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September 7, 2023

Tripping through a psychedelic drug trial

Until recently, the options for treatment-resistant depression (TRD) have been less than easy. From the Herculean effort required of patients in cognitive behaviour therapy to implants for vagus nerve stimulation, what these treatments often fail to address is the underlying cause of the depression.

  • This article was produced in collaboration with CMAX.

Clinical research into using psychedelics to treat psychiatric illnesses goes back to the 1950s. However, growing recreational use led to a social backlash and by the early 1970s, most Australian jurisdictions had implemented measures to control or prohibit their use, aligning with global trends at the time.

Research plummeted and didn’t pick up again until late last century.


For more information or to find out your eligibility for a clinical trial, log on to CMAX or contact the team on 1800 150 433.

In July this year, the psychedelics psilocybin (the active compound in magic mushrooms) and Methylenedioxymethamphetamine (aka MDMA or ecstasy) were granted TGA approval for use in augmented psychotherapy for TRD.

Now work is underway to develop pharmaceutical grade products that will produce a safe and reliable trip.

Aided by Professor Sepehr Shakib, the Consulting Medical Director at CMAX and a Professor of Clinical Pharmacology at the University of Adelaide, we step you through psychedelic drug trials.


Why psilocybin and MDMA?

Both drugs can help to break rigid thought patterns and aid in neuroplasticity and rewiring of the brain. As well, psilocybin has been shown to help patients access subconscious thoughts, while the feelings of emotional closeness and decreased anxiety that result while taking MDMA can also help patients process traumatic memories in a therapeutic setting.


Impact on the brain

While it’s not fully understood how it works, Sepehr says psilocybin provokes a release of serotonin. Sepehr says that psilocybin acts on serotonin in the brain, which has been known to elevate mood. For people with TRD, PTSD or anorexia, it’s thought their default mode circuit (or way of thinking) is stuck on repeat, and psilocybin also helps disrupt this. MDMA, he says, primarily affects the release and reuptake of neurotransmitters such as serotonin, dopamine and norepinephrine. One result is an increased feeling of  euphoria.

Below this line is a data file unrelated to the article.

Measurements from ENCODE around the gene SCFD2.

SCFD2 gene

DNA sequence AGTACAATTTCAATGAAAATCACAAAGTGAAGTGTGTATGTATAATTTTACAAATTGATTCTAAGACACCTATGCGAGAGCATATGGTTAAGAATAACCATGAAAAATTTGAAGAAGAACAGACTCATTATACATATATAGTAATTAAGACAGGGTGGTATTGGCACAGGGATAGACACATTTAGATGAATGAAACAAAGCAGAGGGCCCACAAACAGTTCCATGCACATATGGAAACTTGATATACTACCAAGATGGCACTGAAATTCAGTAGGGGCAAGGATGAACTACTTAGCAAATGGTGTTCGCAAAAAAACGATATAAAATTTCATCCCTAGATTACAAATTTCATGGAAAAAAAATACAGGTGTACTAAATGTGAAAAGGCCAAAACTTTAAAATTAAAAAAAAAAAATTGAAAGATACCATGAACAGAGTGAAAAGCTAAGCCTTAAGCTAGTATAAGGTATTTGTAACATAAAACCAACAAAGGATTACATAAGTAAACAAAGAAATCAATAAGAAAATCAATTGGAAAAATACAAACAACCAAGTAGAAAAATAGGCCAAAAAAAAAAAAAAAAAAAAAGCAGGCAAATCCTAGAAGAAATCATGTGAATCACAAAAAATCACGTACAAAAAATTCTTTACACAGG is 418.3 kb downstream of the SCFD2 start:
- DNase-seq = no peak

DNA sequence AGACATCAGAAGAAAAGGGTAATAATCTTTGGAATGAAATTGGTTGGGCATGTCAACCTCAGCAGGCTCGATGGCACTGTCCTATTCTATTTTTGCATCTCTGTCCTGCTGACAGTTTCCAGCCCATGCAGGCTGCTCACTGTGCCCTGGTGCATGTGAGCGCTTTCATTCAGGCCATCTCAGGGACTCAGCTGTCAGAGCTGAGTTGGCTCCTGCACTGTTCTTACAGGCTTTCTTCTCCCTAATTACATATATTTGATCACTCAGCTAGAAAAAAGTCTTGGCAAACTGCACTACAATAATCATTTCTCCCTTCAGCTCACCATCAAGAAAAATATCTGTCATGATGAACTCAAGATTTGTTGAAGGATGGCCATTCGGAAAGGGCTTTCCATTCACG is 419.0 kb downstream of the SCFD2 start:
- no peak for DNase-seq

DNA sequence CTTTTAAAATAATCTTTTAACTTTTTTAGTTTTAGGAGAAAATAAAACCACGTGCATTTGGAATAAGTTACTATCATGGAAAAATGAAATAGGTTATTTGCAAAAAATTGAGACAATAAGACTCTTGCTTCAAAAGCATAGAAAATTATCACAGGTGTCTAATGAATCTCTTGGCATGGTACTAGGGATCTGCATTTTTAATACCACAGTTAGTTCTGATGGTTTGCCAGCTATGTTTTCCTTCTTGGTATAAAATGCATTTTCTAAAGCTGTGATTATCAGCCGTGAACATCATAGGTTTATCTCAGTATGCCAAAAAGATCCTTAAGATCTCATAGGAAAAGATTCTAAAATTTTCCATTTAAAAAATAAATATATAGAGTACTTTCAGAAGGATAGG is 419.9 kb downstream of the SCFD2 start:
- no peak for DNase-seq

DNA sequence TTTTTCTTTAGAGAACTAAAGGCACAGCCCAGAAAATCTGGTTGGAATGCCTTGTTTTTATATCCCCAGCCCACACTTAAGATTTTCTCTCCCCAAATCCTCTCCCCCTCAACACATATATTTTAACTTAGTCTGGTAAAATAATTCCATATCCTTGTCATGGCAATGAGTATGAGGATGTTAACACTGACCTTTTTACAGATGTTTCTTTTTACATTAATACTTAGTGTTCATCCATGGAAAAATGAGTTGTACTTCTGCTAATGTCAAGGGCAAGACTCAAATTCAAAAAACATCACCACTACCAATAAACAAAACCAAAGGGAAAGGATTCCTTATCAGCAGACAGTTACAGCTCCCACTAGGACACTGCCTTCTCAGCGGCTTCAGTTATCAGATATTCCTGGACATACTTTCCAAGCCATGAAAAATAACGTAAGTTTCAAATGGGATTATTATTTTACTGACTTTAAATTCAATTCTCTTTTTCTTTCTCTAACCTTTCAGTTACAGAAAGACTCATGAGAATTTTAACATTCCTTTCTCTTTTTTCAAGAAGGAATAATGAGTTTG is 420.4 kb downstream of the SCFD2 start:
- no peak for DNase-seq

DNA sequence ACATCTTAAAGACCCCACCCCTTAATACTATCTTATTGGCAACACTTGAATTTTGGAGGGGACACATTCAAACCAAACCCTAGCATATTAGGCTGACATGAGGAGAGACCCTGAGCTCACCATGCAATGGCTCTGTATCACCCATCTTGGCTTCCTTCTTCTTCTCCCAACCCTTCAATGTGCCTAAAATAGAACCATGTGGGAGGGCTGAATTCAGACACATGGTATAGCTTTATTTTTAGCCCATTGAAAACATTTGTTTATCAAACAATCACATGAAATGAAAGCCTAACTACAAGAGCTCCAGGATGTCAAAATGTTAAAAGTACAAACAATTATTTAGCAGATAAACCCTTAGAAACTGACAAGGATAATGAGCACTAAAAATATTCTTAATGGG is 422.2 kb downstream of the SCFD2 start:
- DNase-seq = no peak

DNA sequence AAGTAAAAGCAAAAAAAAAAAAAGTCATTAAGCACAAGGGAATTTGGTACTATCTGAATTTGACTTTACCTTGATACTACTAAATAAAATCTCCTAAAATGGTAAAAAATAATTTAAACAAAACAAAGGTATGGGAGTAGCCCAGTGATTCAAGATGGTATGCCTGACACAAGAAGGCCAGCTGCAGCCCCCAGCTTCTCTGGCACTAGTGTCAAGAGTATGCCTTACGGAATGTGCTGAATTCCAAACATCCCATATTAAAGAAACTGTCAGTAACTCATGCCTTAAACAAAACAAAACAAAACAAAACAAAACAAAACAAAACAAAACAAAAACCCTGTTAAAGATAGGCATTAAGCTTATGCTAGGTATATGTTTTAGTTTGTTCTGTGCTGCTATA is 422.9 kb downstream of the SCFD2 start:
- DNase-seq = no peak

Healthy participants

Participants in trials like these need to be physically and mentally healthy. They’ll be screened by a psychologist or psychiatrist beforehand, who’ll also be there during the dosing and for follow ups. Sepehr says this is because the experience may bring up buried issues, childhood memories or emotions. “It’s really important that if they  feel the need to talk to someone, someone’s available,” Sepehr says.


Clinical trials

CMAX’s clinical trials in October and throughout next year will look at various psilocybin compounds (either synthetic or purified derivatives of shrooms), dose levels and methods of delivery (pill or intravenously) and the participants’ resulting hallucinogenic experiences. Similar trials using MDMA-like compounds may also be conducted.


The Mystical Experience Questionnaire

Sepehr says the trials usually include a question sheet and this particular one “has  obviously been written and developed by people who have had mystical experiences”.  Join a trial and you’ll likely be asked to rate your psilocybin or MDMA-induced experiences of the insight that ‘all is one’ and unity with ultimate reality. If that’s too mind blowing, skip ahead to feelings of joy.


Pharmaceutical development

“With most psychedelics administered orally, you have to wait up to an hour and then the effect lasts many hours,” Sepehr explains. “One of the things pharma is exploring is being able to have the onset of the effect within 5 to 10 minutes and have it last for about an hour in a very predictable way. He says upcoming trials will also test lower doses that may help with depression and anxiety “but don’t actually result in a full-blown hallucination”.


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